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Anne Marie Helmenstine, Ph.D.

Are Dry Ice Smoke Machines Safe for Pets?

By October 28, 2013

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Dog and dry ice smoke machine. (Anne Helmenstine)Halloween parties are the best! There are cool costumes, Halloween party beverages (especially those that glow in the dark) and spooky fog. Have you ever thought about the safety of the fog? Here's a question from a reader that you may be wondering about, too:

"... I just have one quick question that I can't seem to find the answer to anywhere. My husband and I will be throwing a small party/get-together around Halloween and we are planning on using a Fog Machine that using Dry Ice. We have a Beagle. We want to make sure that this fog machine would not cause any issues with our dog being that she isn't far from the ground, hehe."

My reply: It's true that there will be a higher concentration of carbon dioxide closer to the ground, but as long as there is air circulation in the room, it shouldn't pose a risk for your dog. If she will be present during the party, you might want to be sure she can exit the room with the fog machine at will. I don't think it's likely she will nap during the party where all the activity is taking place, but you might want to discourage her from sleeping on the floor near the machine. If she seems sleepy or irritable, I'd probably relocate her to a different room.

Dry ice sublimates to become carbon dioxide. The cool carbon dioxide sinks to the floor of the room, where it eventually mixes with the air. To some extent, the carbon dioxide will displace the warmer air, but people moving around will mix the fog into the air fairly quickly. Unless you are flooding a sealed room with carbon dioxide or using a whole lot of dry ice, the risk from the increased concentration of the gas is slight. It's a good idea to keep a watch on pets or small children, since they would be breathing a higher concentration of the gas (i.e., lower percentage of oxygen) than adults. Also, people with respiratory problems may have less tolerance to the lower oxygen concentration.

Generally speaking, water, dry ice, and liquid nitrogen fog are all very safe. How do you know if there is too little oxygen in the air? The usual tip-offs would be headache, feeling sleepy, nausea, and dizziness. If someone at a party with dry ice or liquid nitrogen fog experiences these symptoms, remove him or her to an area with fresh air. You may want to increase the air circulation for everyone else, too, or stop making fog for a while, just to be safe.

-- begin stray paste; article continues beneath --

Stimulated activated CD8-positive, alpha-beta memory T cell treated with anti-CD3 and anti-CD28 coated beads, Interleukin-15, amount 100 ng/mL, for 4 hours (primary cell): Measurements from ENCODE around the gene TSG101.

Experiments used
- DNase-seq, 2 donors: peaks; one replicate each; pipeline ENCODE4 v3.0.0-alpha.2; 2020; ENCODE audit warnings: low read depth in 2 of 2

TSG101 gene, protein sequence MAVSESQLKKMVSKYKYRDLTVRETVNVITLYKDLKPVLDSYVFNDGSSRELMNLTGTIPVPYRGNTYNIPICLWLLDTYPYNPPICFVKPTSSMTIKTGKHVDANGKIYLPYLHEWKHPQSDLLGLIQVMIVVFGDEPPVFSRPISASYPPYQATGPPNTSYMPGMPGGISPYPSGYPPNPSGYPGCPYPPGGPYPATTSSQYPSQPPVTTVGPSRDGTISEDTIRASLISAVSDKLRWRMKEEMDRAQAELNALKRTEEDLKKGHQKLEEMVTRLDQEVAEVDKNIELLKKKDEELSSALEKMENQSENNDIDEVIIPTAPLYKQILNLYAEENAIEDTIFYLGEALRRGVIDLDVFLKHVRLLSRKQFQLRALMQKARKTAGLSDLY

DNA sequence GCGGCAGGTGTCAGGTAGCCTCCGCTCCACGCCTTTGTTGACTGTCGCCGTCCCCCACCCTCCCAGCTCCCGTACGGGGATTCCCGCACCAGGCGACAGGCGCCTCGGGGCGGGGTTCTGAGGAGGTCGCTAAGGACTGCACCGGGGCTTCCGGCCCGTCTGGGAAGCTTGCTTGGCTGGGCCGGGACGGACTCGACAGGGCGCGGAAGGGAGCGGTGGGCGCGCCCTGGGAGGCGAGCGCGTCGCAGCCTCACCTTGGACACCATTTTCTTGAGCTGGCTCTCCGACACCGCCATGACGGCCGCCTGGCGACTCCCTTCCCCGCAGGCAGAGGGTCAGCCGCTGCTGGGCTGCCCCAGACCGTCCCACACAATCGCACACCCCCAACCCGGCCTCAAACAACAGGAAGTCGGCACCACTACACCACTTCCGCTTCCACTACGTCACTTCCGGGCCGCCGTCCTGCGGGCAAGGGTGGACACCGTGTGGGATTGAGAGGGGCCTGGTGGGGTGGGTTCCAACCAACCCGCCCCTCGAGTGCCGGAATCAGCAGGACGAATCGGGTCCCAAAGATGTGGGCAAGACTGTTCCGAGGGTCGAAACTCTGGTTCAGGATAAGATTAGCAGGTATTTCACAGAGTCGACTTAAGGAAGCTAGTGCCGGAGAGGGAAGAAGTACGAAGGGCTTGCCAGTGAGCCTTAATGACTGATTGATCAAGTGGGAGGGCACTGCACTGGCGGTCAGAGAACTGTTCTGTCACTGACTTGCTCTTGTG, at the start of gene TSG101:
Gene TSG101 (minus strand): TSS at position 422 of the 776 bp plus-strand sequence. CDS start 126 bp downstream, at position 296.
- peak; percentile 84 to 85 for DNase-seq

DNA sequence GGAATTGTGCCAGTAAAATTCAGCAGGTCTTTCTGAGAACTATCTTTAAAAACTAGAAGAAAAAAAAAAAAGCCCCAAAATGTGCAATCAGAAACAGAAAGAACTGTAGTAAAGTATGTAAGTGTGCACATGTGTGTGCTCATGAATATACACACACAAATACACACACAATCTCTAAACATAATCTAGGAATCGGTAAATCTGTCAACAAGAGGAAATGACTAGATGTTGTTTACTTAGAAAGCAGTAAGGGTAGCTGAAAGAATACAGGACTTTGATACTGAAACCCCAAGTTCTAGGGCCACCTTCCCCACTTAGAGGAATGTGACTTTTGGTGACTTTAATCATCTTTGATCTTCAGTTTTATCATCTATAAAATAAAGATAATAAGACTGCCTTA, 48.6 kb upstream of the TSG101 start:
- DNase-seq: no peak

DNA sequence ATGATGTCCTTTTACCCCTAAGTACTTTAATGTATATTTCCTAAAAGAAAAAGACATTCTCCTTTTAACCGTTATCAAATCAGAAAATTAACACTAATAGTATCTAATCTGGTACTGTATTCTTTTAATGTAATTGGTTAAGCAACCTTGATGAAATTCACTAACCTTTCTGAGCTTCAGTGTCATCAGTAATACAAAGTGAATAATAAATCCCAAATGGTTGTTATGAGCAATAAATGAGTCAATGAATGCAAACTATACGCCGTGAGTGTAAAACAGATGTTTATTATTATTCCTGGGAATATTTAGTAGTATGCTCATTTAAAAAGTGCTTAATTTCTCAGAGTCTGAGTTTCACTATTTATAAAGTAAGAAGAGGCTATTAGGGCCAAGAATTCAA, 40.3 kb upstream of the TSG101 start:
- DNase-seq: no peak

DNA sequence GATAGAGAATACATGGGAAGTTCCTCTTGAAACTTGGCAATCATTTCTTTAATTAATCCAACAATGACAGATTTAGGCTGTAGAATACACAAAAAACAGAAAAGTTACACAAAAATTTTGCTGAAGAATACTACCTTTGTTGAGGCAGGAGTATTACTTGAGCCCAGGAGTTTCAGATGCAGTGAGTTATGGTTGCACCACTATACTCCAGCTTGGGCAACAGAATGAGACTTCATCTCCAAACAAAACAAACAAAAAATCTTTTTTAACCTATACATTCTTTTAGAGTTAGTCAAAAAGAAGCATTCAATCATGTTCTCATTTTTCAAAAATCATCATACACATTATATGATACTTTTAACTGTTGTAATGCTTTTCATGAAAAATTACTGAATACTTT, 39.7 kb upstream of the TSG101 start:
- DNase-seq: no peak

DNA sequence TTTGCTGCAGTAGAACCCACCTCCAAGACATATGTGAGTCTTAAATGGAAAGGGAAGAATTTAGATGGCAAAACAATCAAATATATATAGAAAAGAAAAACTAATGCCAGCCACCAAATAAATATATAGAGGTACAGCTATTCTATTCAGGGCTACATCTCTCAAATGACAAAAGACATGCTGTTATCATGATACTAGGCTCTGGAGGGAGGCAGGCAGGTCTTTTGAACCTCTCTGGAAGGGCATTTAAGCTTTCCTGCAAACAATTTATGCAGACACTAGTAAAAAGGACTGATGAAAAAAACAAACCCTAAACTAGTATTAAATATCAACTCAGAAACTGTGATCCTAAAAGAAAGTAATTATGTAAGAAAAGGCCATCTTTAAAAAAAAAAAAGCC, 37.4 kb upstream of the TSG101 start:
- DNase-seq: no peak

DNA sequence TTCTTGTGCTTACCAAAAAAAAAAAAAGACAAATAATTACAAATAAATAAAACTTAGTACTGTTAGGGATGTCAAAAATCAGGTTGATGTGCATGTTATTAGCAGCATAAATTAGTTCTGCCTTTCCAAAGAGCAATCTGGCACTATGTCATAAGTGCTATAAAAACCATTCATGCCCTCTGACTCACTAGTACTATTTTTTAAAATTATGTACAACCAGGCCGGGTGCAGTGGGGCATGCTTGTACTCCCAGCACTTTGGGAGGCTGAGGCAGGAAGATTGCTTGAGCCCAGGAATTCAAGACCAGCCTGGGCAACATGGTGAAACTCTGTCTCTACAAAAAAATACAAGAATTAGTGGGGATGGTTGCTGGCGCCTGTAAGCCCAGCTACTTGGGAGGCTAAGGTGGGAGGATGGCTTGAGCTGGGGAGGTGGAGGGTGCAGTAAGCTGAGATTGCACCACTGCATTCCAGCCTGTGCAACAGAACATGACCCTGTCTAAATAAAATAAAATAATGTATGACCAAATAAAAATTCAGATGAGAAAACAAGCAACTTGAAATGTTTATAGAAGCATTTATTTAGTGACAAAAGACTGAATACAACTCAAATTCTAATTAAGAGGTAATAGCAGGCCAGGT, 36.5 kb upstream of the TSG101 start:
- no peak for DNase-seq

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October 15, 2012 at 10:24 pm
(1) Mike Broderick says:

When I was a teenager I worked as a stage manager for a play that had a smokey caldron on stage. The fog from it resulted from a kettle of hot water poured over a small block of dry ice. I couldn’t resist to become the guinea pig for my own experiment ro find out what would happen if I put a chink in my mouth. I found that my saliva caused it to go from a solid to a gas so quickly that a film of the gas around the chunk prevented it from making contact with the tissye on the inside of mt mouth. It was a mouth opening experience.

October 27, 2012 at 5:52 pm
(2) Dr IL Donaldson says:

My asthmatic wife starts to cough if ever she inhales the mist from dry ice used in theatrical productions. I have often wondered if this is because it may contain small quantities of sulfur dioxide as a contaminant. In 1967 I worked in a chemistry lab at Marburg University, West Germany. We used dry ice to condense vapors in our vacuum lines. I put some lumps in tap water and after they had evaporated, I tasted it, expecting to get a cool soda drink of fizzy water. Horrifyingly, the water had become undrinkable. It was not fizzy, and though it was a bit cold, it tasted strongly of sulfurous acid, i.e. sulfur dioxide dissolved in water. I concluded that the industrial CO2 gas used to make the dry ice had been contaminated by SO2. Perhaps it had come from a smoke stack?
Can anyone tell me please what is the common source of CO2 used for dry ice?

November 5, 2013 at 11:04 pm
(3) Brandi Kinder says:

As stated in the article, if there is air circulation in the room your pet should be found.

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